Calvinistic Emphases in the Geneva and Bishops’ Bibles -- By: Charles C. Ryrie

Journal: Bibliotheca Sacra
Volume: BSAC 122:485 (Jan 1965)
Article: Calvinistic Emphases in the Geneva and Bishops’ Bibles
Author: Charles C. Ryrie

Calvinistic Emphases in the Geneva and Bishops’ Bibles

Charles C. Ryrie

[Charles C. Ryrie, Professor of Systematic Theology, Dean of the Graduate School, Dallas Theological Seminary.]

The popularity of the Geneva Bible, first published in 1560 after Queen Elizabeth had ascended the throne of England, was an immediate embarrassment to the Episcopal bishops. Its superior translation made all too obvious the deficiencies of its predecessor, the Great Bible. Since the population was fast becoming attached to the Geneva Bible, how could the clergy go on using the Great Bible for public reading in the churches?

The Geneva Bible was the fruit of the labors of Englishmen who went into exile during the reign of Queen Mary and who settled finally in Geneva. There, aided directly and by the climate produced by John Calvin, the great theologian of the Reformation, and by Theodore Beza, the great Biblical scholar of the day, these men produced this translation. Just who they all were is not certain, but their leader was William Whittingham who married Calvin’s sister-in-law and who himself had produced a translation of the New Testament in English in 1557. It is not impossible that Miles Coverdale and John Knox also had a part in the work. The Old Testament was a thorough revision of the Great Bible, the translation being made directly into English from the Hebrew (and Aramaic). The basis of the New Testament translation was Tyndale’s version revised with the aid of Beza’s Latin version and his commentary. The translation was based on the best scholarship of the day and was done in good idiomatic English. Its reception was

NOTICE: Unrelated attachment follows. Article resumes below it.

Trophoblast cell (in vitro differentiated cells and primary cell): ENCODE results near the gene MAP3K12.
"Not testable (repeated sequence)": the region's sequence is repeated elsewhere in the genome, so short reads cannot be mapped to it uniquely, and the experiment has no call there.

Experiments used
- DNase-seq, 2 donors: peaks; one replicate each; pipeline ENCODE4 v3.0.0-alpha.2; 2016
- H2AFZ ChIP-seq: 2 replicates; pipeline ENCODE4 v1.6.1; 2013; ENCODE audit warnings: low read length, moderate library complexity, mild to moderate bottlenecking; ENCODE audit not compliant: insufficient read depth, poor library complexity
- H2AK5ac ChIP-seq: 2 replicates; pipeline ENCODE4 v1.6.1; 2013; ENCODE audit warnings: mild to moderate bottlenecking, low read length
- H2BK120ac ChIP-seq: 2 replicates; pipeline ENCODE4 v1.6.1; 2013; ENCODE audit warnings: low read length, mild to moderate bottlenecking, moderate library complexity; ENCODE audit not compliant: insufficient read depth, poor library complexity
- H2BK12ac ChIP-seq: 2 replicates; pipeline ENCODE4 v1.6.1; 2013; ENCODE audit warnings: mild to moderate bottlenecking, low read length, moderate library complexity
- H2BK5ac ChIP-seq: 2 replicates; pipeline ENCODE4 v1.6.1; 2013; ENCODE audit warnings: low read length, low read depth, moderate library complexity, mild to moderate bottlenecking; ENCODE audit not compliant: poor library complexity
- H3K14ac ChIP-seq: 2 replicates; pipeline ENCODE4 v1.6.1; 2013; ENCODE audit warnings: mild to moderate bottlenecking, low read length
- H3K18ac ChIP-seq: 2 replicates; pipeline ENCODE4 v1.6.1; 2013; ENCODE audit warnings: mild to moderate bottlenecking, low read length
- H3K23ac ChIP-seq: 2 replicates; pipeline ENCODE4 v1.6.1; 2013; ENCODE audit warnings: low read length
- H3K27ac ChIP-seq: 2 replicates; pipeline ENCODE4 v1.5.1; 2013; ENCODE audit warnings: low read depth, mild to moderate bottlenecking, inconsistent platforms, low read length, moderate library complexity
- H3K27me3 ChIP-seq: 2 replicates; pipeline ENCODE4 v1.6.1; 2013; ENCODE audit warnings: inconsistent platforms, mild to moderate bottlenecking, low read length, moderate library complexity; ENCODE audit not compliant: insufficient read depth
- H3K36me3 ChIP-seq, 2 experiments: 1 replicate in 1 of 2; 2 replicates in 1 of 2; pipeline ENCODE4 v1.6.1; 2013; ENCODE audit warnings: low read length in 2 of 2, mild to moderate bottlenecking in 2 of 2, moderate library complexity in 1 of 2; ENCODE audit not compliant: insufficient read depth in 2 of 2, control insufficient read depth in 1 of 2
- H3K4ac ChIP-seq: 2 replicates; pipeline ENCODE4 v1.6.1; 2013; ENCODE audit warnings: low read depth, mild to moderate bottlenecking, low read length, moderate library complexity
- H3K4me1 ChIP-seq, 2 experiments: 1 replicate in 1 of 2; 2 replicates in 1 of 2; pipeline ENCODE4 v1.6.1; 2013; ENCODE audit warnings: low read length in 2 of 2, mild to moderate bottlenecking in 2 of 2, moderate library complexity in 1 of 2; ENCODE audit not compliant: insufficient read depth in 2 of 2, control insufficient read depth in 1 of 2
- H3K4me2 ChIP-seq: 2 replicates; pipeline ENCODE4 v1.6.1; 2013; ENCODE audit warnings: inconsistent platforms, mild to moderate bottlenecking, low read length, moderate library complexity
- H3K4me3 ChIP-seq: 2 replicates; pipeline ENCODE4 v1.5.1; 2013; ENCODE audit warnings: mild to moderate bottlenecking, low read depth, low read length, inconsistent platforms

immediate, widespread (due in part to its more convenient size and less expensive price) and sustained. No less than 150 editions of the Geneva Bible were printed between 1560 and 1644, and it held its own not only against the Bishops’ Bible but also for 33 years against the King James version.

Nevertheless, the Geneva Bible was never an authorized version (though it was dedicated to Queen Elizabeth). Its popularity, therefore, was disquieting to the authorities of the Church of England. Here was an unauthorized version of the Bible preferred to the one which they had ordered to be read in the churches (i.e., the Great Bible). Furthermore, the important matter of the notes to the Geneva Bible was at the same time one of the chief reasons for its popular acceptance and one of the principal causes for its lack of reception by the ecclesiastical authorities.

The title to the Bible includes these words: “With most profitable annotations upon all the hard places, and other things of great import, as may appear in the epistle to t...

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